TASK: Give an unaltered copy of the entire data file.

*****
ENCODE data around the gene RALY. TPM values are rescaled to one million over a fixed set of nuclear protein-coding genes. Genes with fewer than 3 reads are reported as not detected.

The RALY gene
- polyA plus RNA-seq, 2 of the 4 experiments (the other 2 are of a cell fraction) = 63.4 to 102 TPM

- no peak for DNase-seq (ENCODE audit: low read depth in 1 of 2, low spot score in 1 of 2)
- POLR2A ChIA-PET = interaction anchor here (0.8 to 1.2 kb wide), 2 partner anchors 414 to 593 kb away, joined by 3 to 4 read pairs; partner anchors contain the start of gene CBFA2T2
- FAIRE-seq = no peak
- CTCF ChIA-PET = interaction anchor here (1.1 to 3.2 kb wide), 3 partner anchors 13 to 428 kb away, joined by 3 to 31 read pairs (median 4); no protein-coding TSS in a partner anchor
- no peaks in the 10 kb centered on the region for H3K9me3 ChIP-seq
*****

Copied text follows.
ENCODE data around the gene RALY. TPM values are rescaled to one million over a fixed set of nuclear protein-coding genes. Genes with fewer than 3 reads are reported as not detected.

The RALY gene
- polyA plus RNA-seq, 2 of the 4 experiments (the other 2 are of a cell fraction) = 63.4 to 102 TPM

- no peak for DNase-seq (ENCODE audit: low read depth in 1 of 2, low spot score in 1 of 2)
- POLR2A ChIA-PET = interaction anchor here (0.8 to 1.2 kb wide), 2 partner anchors 414 to 593 kb away, joined by 3 to 4 read pairs; partner anchors contain the start of gene CBFA2T2
- FAIRE-seq = no peak
- CTCF ChIA-PET = interaction anchor here (1.1 to 3.2 kb wide), 3 partner anchors 13 to 428 kb away, joined by 3 to 31 read pairs (median 4); no protein-coding TSS in a partner anchor
- no peaks in the 10 kb centered on the region for H3K9me3 ChIP-seq